Blackspot shark

A smaller species of requiem shark, growing to around 37 inches long

The Blackspot shark (Carcharhinus sealei) is a small species of requiem shark in the family Carcharhinidae found in the tropical Indo-West Pacific Ocean. It is not a threat to humans.

Family: Carcharhinidae – Requiem sharks

Genus: Carcharhinus

Species: sealei


Phylum– Chordata

Class– Chondrichthyles



Common NameGround Sharks

Family– Carcharhinidae

Common NameRequiem Sharks

Genus Carcharhinus



Average Size and Length: The Blackspot shark is a smaller species of shark, growing to around 37 inches long.

Teeth and Jaw: The Blackspot shark has 12 tooth rows that occur on either side of both top and bottom jaws, but the number can vary from 11 to 13. The upper teeth have strongly serrated oblique cusps and smooth-edged cusp-lets, and the lower teeth have oblique cusps, either serrated or smooth. The furrows on the upper lip are short.

Head: The snout of the Blackspot shark is fairly long, pointed or slightly rounded at the tip. The eyes are large, oval, and set horizontally, and are protected by a nictitating membrane. There are skin flaps over the nostrils.

Tail: There is no fleshy keel along the sides of the caudal peduncle. The caudal fin is about one-fifth of the total length of the Blackspot shark.

Demographic, Distribution, Habitat, Environment and Range: The Blackspot shark resides in the Indian and Pacific Oceans, on the continental shelves and shallow water around islands from the surf line to depths of about 130 feet. Research suggests that it may be intolerant of low salinity, and therefore won’t be found in estuaries or bays.

In the Indian Ocean, it is found along the east coast of Africa from South Africa and Madagascar to Kenya. It can be found around Seychelles and Mauritius, and further east, it is present around the coasts of Pakistan, India, and Sri Lanka. In the western Pacific Ocean, it is found along the coasts of Thailand, Vietnam, China, New Guinea, Indonesia, and northern and western Australia. The Blackspot shark seems to reside in South Africa, however numbers increase during summertime.

Diet: The Blackspot shark feeds on small fish, crustaceans, and squid.

Aesthetic Identification: The Blackspot shark is streamlined and slender. It is brownish or silvery grey on the dorsal surface and counter-shaded pale grey on the ventral surface, with a pale stripe running along the flank. A large, triangular black spot is on the second dorsal fin which covers at least half of the fin. The other fins have no distinctive markings, but do have pale posterior edges.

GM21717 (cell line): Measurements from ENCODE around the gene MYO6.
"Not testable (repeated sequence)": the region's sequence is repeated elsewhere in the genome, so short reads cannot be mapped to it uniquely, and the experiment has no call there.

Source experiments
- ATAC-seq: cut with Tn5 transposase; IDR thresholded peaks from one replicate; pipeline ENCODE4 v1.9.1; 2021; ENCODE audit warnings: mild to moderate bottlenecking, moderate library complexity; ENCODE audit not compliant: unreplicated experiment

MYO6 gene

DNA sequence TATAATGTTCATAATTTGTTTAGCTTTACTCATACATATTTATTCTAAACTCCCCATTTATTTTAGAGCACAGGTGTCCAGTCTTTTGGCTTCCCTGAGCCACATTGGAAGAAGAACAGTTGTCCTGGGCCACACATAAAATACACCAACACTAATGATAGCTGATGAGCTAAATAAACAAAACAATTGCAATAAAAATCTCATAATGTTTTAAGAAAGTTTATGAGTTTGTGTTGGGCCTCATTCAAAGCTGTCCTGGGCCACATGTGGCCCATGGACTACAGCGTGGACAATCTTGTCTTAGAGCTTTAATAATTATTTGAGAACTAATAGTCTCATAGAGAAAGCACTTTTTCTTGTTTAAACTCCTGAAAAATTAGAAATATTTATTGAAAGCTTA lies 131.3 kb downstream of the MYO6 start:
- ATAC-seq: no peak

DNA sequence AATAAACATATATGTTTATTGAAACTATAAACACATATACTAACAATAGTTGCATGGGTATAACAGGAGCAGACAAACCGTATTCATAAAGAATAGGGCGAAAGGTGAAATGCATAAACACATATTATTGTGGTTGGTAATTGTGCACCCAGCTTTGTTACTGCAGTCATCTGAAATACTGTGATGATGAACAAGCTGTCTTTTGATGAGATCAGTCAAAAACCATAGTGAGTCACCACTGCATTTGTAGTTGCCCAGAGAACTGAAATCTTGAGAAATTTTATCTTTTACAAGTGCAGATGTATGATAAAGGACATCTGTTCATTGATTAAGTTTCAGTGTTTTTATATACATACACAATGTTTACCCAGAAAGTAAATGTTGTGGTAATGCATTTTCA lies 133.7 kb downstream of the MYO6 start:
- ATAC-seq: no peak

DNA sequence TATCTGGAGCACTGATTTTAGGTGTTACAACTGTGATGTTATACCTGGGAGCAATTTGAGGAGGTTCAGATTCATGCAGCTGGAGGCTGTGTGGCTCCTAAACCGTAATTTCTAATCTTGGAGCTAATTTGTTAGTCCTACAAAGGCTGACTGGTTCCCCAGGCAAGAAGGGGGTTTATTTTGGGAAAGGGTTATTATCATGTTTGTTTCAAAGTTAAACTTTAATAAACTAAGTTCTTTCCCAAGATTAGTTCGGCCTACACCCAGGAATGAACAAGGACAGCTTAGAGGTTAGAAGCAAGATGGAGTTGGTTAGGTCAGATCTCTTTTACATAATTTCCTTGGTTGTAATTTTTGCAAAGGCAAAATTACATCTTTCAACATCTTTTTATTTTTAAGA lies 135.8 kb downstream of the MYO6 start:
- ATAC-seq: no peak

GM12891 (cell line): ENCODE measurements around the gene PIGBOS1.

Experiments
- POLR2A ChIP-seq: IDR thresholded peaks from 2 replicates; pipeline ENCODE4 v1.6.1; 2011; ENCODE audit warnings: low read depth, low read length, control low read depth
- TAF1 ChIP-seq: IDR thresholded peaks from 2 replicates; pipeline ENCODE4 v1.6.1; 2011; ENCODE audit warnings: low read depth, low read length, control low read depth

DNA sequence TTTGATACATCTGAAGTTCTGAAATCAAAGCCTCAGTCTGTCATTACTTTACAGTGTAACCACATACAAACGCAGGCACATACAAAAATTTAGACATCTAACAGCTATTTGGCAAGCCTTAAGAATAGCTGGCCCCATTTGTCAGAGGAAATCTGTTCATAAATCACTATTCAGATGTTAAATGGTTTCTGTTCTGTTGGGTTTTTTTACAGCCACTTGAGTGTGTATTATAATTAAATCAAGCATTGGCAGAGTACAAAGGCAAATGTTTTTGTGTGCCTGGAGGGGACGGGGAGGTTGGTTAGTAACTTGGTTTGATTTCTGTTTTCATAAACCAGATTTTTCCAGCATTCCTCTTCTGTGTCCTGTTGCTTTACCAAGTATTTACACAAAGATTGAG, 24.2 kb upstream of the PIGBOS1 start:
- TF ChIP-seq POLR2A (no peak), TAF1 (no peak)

The furthest back of the five gill slits is above the origin of the pectoral fins, and no spiracles occur. The first dorsal fin is long, narrow, and falcate and has a short rear tip. It is either pointed or narrowly rounded at the apex and its origin is directly over the free posterior end of the pectoral fins. The second dorsal fin is relatively large. It also has a short rear tip and its origin is slightly behind the origin of the anal fin. The pectoral fins are falcate, long and narrow, and taper to a blunt point. the dorsal lobe is elongated and has a notch in the lower margin near the tip and the ventral lobe is smaller, markedly falcate, and has a more rounded tip.

Biology and Reproduction: Research suggest that the Blackspot shark grows rapidly and has a short lifespan. They reach maturity at about 1 year (at a length of about 28 inches), and live for about 5 years or more. The Blackspot shark is viviparous. The gestation period is about 9 months and they have 1 or 2 pups.

Off the coast of Natal, the juvenile sharks are born in spring.

Behavioral Traits, Sensing and Intelligence: Not much is known about the behavior of the Blackspot shark. There is room for a lot of research.

Blackspot Shark Future and Conservation: The Blackspot shark may be overexploited through overfishing. It is sold in local markets and its flesh is used for human consumption.

Blackspot Shark Recorded Attacks on Humans: The Blackspot shark is not a danger to humans.